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Yeats: The Man and the Masks by Richard…

Yeats: The Man and the Masks (1949)

by Richard Ellmann

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Forty percent of the way in, Ellmann notes that a chronological account of Yeats' activity is always challenged by his manic and mixed pursuits: it is, the author notes, as if Yeats was in a large hotel running up and down the halls, knocking on random doors, looking for his own room.

The interest in myth, theosophy and spiritualism all receive fair analysis--though at the expense of the man himself. Yeats is left masked, an author behind some brilliant work and a legion of batshit ideas. Ellmann avoids the tempest of Yeats' family and instead devotes considerable to time to persuading the reader that Yeats wasn't a fascist (his penchant for wearing blue shirts was fashion not ideology) despite some speeches which soundly suspiciously so. Reading this wasn't a bad way to spend a Sunday, but I had hoped for more. ( )
  jonfaith | Feb 22, 2019 |
It was an interesting book in its time -- 1948 -- but is now outdated and often soporific.

The reviews quoted inside the front cover point out that Professor Ellmann's book is a critical biography and not a popular one, an apt distinction, as many of the fascinating events and facts of Yeats's life are sparsely covered. On the first page the book refers to W.B. Yeats as "The poet of Shadows," and it goes on to explore Yeats's many dualities, whether between "the man and the masks" or reality and dream or the artist and the art. Yeats was a consummate artist who won the Nobel Prize for literature and was publicly active in many important issues of his time, such as Irish nationalism and the Irish cultural renaissance. On the other hand, he was a gullible man who believed in seances, automatic writing, and spiritualism, and the sections of the book on these aspects of his life make for tedious, soporific reading.

Because he was writing a critical biography and first published it in 1948, Professor Ellmann gives short shrift to some fundamentally important aspects of Yeats's life, such as his many women and sexual confusion. For a livelier and more knowledgeable presentation (from the 1980's) on these aspects, see Ellmann's chapter on Yeats in "Four Dubliners," entitled "W.B. Yeats's Second Puberty."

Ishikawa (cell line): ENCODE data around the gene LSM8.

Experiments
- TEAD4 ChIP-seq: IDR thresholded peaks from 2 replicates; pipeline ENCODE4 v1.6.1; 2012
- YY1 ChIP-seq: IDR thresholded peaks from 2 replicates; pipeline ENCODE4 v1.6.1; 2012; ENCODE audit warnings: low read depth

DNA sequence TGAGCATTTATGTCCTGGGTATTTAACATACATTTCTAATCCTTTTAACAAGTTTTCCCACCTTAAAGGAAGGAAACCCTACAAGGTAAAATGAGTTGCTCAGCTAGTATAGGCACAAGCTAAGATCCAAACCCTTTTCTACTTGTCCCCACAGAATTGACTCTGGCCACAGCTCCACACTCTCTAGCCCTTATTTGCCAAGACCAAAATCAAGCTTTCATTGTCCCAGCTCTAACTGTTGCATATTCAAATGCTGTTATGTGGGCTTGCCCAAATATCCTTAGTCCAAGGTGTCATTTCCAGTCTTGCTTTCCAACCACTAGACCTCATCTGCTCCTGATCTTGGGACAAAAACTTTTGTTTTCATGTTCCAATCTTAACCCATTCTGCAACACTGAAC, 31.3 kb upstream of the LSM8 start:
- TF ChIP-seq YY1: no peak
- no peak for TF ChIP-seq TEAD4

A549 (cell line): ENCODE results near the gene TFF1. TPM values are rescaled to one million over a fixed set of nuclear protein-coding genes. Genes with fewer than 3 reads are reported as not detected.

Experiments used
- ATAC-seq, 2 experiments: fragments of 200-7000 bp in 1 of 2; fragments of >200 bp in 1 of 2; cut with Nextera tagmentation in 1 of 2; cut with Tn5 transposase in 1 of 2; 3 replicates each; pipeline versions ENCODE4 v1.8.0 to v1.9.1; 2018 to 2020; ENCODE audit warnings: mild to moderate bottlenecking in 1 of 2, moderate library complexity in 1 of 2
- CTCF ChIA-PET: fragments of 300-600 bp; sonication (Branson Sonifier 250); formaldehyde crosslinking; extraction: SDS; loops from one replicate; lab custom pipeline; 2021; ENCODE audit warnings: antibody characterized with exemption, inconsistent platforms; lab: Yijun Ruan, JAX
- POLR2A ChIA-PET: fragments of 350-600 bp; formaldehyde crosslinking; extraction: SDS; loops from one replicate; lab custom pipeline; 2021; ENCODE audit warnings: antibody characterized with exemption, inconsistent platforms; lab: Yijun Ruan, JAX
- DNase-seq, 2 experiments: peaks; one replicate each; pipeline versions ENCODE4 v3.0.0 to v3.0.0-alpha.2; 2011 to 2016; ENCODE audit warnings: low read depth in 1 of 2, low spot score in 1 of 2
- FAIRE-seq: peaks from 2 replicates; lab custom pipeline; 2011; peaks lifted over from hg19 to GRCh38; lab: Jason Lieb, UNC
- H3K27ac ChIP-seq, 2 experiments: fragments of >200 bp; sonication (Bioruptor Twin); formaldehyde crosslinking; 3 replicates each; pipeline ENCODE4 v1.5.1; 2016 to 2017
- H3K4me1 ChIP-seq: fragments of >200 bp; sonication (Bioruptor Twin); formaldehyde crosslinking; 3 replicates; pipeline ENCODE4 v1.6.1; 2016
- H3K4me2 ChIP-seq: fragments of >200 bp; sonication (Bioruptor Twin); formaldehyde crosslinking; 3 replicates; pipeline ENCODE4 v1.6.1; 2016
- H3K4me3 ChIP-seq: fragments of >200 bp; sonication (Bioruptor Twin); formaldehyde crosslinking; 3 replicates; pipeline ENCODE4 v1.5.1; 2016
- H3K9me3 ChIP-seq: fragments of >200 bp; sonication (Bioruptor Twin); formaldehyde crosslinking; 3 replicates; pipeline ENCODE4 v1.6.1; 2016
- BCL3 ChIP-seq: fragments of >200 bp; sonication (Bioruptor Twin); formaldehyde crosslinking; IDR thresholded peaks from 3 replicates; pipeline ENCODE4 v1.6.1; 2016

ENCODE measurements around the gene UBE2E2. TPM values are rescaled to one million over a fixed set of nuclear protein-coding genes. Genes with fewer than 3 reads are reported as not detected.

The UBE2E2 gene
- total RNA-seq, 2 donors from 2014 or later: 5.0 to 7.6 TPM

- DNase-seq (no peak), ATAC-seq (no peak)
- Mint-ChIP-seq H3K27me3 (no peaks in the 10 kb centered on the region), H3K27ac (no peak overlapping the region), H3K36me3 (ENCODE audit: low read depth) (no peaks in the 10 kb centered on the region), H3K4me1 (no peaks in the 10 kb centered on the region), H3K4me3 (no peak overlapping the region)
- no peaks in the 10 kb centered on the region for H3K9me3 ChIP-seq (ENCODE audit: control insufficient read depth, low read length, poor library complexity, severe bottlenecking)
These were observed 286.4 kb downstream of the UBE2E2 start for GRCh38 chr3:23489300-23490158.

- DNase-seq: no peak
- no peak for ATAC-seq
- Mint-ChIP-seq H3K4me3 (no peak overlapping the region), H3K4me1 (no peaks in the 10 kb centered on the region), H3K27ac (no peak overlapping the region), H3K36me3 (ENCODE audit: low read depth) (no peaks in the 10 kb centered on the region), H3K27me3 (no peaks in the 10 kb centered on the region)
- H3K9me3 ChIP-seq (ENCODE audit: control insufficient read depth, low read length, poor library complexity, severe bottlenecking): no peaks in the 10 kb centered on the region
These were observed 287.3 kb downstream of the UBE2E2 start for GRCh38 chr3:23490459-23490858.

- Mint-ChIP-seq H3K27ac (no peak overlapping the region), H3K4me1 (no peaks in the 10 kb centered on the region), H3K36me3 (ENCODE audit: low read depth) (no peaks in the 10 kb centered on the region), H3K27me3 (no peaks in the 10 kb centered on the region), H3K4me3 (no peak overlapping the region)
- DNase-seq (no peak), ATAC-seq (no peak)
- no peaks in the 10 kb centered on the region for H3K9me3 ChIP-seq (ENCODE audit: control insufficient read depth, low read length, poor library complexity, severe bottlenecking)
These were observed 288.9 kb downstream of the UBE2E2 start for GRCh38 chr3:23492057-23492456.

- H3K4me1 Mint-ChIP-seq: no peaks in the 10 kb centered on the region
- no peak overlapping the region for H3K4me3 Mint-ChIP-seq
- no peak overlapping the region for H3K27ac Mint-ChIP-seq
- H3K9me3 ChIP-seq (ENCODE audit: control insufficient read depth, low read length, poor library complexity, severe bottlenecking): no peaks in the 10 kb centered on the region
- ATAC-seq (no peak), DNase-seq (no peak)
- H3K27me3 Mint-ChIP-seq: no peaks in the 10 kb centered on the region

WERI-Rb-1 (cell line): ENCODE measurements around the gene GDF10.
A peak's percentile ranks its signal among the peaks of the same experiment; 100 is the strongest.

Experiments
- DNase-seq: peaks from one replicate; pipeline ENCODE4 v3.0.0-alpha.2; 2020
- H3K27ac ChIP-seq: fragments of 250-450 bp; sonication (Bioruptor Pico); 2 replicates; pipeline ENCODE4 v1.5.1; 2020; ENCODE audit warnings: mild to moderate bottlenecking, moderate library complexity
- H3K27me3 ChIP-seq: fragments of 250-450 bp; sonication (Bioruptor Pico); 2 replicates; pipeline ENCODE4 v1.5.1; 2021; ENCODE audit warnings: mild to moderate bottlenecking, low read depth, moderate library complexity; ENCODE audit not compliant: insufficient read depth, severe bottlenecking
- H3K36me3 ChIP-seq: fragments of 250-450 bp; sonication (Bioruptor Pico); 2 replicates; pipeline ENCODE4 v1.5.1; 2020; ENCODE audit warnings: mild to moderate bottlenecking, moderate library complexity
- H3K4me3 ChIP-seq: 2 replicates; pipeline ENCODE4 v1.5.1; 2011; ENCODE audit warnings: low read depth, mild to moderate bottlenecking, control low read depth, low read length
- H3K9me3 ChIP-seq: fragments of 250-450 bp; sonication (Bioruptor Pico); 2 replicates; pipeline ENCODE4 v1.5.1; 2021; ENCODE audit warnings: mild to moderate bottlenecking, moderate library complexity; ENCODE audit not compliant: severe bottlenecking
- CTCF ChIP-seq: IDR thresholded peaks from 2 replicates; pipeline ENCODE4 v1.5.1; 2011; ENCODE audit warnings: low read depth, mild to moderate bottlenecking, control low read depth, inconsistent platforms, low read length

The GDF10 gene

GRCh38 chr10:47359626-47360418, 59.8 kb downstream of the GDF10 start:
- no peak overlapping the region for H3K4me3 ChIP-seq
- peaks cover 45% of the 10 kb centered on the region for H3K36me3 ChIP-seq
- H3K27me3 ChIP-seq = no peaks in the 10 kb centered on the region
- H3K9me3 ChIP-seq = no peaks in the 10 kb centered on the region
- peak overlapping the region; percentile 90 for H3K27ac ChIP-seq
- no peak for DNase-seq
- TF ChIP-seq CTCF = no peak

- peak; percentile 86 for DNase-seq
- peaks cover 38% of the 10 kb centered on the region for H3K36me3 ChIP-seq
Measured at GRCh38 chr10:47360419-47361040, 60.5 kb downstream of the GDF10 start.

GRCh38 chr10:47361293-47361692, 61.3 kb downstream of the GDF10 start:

Ellmann also makes errors that illustrate how out of date the book now is. For example, Maud Gonne was the great love of Yeats's life and was intertwined "with all his thought and action during his youth," page 241. W.B. Yeats proposed to her many times, but was refused. When he was about 50 years old and determined to be married, he proposed to Gonne again and was refused again. "[H]e then became infatuated with her beautiful adopted niece, Iseult," page 222, who also refused him. Iseult was in reality Maud Gonne's illegitimate daughter, and for Ellmann not to know (or state) such a crucial fact diminishes his credibility. Of course, this mistake may be partially the result of the book originally being published only nine years after Yeats died and Ellmann receiving valuable help from Maud Gonne MacBride and Iseult (Mrs. Francis Stuart), as he acknowledged in the Preface. ( )
  JohnPeterAltgeld | Jul 27, 2012 |
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Amazon.com Product Description (ISBN 0393008592, Paperback)

The definitive biography of William Butler Yeats

The most influential poet of his age, Yeats eluded the grasp of many who sought to explain him. In this classic critical examination of the poet, Richard Ellmann strips away the masks of his subject: occultist, senator of the Irish Free State, libidinous old man, and Nobel Prize winner.

(retrieved from Amazon Thu, 12 Mar 2015 18:21:13 -0400)

(see all 2 descriptions)

A critical biography of the great Irish poet traces his intellectual growth and relates his mystical concerns and involvement in public affairs to his poetry.

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